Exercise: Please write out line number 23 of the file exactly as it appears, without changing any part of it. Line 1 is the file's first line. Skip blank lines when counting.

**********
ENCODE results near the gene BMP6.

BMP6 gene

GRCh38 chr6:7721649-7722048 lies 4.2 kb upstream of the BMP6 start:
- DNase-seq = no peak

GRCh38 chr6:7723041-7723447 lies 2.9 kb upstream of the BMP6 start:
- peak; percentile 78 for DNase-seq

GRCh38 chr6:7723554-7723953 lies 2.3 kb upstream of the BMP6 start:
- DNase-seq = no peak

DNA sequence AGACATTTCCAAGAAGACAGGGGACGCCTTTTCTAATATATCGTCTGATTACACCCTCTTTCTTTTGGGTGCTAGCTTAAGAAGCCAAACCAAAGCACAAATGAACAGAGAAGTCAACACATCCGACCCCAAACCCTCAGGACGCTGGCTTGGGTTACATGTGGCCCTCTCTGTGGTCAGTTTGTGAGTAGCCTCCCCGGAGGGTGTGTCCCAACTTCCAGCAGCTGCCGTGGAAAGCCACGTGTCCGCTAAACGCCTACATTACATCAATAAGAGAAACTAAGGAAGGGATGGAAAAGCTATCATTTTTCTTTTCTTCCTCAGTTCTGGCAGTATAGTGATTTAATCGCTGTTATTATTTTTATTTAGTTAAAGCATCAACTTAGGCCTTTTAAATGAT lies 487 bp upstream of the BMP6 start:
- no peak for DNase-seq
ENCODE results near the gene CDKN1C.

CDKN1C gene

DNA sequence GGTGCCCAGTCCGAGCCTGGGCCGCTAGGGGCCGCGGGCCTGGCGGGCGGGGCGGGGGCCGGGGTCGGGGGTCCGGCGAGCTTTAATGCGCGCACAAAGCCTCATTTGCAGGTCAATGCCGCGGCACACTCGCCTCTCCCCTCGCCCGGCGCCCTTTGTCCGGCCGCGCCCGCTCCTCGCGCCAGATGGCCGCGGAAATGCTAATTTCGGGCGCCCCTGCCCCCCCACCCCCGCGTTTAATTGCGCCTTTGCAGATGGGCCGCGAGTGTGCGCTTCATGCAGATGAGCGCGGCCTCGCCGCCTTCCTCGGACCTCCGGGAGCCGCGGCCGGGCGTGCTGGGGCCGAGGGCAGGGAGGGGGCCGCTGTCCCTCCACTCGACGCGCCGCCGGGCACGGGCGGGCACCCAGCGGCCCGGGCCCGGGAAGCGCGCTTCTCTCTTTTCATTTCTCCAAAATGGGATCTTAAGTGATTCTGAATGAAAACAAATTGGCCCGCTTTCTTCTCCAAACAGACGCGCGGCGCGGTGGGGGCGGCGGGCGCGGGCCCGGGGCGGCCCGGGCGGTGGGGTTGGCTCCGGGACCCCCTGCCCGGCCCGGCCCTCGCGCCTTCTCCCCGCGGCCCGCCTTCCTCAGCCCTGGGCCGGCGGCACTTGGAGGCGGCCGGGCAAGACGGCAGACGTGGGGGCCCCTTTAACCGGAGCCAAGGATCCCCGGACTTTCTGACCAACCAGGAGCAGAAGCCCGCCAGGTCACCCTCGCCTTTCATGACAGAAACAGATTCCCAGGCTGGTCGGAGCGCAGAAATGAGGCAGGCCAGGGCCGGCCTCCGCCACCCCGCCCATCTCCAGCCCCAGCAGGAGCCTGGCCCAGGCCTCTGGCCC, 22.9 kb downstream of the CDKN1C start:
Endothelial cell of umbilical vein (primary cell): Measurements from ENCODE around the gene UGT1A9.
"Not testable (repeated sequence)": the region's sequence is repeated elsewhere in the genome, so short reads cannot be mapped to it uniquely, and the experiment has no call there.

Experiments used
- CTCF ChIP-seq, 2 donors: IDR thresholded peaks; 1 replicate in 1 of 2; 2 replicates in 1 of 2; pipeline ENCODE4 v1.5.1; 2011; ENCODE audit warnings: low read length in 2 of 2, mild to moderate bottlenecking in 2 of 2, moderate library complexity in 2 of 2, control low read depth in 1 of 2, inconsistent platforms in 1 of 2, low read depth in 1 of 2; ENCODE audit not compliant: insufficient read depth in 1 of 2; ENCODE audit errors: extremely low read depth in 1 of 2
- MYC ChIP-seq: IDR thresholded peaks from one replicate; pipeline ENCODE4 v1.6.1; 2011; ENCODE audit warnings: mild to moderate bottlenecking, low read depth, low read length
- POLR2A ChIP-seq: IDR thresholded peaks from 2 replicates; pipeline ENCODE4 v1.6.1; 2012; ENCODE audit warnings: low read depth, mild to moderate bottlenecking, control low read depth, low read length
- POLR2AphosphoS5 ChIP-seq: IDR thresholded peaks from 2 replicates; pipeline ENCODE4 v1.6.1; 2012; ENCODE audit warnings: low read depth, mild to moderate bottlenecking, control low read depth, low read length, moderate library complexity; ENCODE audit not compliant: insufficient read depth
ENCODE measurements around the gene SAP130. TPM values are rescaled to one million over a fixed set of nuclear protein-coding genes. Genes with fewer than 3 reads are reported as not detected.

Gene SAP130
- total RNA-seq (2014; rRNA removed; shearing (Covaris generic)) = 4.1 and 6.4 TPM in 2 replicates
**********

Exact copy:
- total RNA-seq (2014; rRNA removed; shearing (Covaris generic)) = 4.1 and 6.4 TPM in 2 replicates